Very few people know that peanuts spread to the world from the Chaco region, like potatoes from the Andes.
Ernesto Estremadoiro reports for El Dia:
The product is one of the most profitable in the area that also produces corn, milk and honey
Peanuts [mani]; ‘the cultivation of gold’ in Monteagudo
Figures. The region produces about 1,000 hectares. 300 tons are exported to countries in Europe such as Holland.
Abdón Reynales is 56 years old, for the last 14 is dedicated to the production of peanuts. He was born and raised in Monteagudo, town in the Chaco region, Chuquisaca department. Despite the fact that his childhood friends had left their homeland in search of better days, he says he will stay. “It’s easy to go and devote to anything or upload to a truck and earn money, but, how difficult it is and stay on your land and make industry”, recalls the man while invites us to discover his little processing of peanuts. The cultivation of this product displacing other crops such as corn, by the great demand of the internal and external market in addition to its good price.
The small factory has about 30 workers, built it 2 years ago thanks to the support of the Valleys Foundation [formerly supported by USAID and other internatinal donors], and it required an investment of $120,000. Daily processes and selects between four and five tons of peanuts, which are sold through an intermediary company to Europe. In a not too distant future, he’s waiting to expand his small factory and produce processed products – based on peanuts.
Future. Some have catalogued don Abdón as the King of the peanut in this region, he does not believe this nickname, spontaneously stated that it only works for his people. “Because this land is blessed, and our peanuts is the best in the country”, exclaims the producer.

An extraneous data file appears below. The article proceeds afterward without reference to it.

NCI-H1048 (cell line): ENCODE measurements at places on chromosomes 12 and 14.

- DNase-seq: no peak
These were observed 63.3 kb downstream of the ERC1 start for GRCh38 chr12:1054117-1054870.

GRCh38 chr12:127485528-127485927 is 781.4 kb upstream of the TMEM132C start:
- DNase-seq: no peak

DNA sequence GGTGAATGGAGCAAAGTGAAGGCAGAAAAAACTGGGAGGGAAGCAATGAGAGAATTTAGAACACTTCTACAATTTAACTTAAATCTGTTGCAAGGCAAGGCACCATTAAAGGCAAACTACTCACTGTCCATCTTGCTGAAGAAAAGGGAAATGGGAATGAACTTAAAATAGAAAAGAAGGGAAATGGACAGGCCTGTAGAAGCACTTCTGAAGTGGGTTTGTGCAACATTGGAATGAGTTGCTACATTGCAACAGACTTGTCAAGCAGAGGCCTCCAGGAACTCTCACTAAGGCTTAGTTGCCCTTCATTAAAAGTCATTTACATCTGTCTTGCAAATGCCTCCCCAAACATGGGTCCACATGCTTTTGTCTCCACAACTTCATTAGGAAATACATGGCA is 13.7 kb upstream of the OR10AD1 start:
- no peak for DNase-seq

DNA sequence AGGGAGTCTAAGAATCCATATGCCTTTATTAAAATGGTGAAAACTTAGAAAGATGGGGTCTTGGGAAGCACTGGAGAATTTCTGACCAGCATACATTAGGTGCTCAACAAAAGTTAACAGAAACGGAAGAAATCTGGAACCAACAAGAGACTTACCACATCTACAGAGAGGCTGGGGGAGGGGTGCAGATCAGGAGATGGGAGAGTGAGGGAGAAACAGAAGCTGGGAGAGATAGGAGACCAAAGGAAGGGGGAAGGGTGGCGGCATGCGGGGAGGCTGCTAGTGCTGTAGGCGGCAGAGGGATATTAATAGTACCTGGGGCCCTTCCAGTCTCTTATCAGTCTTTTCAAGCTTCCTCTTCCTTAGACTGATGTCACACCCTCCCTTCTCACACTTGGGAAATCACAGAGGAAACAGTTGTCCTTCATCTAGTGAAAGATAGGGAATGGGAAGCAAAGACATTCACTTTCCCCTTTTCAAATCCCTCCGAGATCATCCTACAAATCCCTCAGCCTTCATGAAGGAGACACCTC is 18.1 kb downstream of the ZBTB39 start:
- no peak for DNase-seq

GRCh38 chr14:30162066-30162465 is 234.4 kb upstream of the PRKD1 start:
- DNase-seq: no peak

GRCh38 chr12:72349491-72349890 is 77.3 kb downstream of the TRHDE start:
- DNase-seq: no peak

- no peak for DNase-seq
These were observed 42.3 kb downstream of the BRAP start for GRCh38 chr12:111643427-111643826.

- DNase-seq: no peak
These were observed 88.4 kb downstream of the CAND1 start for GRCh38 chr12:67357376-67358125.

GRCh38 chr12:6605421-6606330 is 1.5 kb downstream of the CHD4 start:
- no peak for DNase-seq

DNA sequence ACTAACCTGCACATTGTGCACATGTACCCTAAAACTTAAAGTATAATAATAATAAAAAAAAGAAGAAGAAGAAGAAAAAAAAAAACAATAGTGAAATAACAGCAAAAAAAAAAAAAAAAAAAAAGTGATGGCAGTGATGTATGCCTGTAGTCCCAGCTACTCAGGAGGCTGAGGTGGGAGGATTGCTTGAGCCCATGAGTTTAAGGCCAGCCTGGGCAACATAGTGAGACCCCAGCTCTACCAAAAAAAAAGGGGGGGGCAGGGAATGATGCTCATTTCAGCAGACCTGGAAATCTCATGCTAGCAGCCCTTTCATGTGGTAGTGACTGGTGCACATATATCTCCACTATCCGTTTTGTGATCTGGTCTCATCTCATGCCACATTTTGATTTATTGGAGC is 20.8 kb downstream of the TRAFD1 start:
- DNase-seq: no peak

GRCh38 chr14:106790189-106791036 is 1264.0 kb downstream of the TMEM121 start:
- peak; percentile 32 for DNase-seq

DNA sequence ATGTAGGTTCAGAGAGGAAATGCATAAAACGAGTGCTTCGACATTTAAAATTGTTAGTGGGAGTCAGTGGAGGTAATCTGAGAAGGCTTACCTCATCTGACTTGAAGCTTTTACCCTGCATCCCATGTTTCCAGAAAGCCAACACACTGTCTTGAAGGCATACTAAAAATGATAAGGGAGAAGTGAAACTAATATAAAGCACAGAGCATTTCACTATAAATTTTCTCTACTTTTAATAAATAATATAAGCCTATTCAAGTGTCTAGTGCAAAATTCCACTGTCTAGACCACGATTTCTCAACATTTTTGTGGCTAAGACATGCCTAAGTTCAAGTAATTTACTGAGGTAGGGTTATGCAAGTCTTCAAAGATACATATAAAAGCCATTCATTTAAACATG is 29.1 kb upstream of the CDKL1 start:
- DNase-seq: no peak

A sample of the success of this activity is that in the area there are more than 500 producers who strive to produce this product. In addition, there are nearly 1,000 hectares.
The production of Bolivia is relatively small and is traditionally directed to the domestic market, and in some cases smuggling via Peru, there exist more than 12,000 producers who cultivate unknown varieties to other countries.
The internal market price is Bs450 the quintal, for the foreign market, this price climbs to Bs600 per quintal, if the product is sold outside the country.
In Bolivia it is cultivated in small and medium scale.
It is estimated that national peanut consumption is 1.3 kg per capita equivalent to 10,756 tons, consuming sheath as toasting 37% and 63% in grain processed by small industries and as culinary uses.
“There are good prices in the market and that has encouraged the majority of producers in the area to change their traditional crops, by peanut production, because there is unmet demand that we must meet,” clarifies Reynales. [apparently people had ‘traditional’ crops who were not originally from that region… like peanuts is, no wonder that land is ‘blessed’…]
National production. The Bolivian Institute of Foreign Commerce [IBCE] notes that 12 thousand peanut producers, are distributed in: valleys of Chuquisaca 3,000; Cochabamba 1,500; the Chaco region 3,000; and the rest in Santa Cruz (in the inter-Andean valleys 1,500 and lowlands 3,000).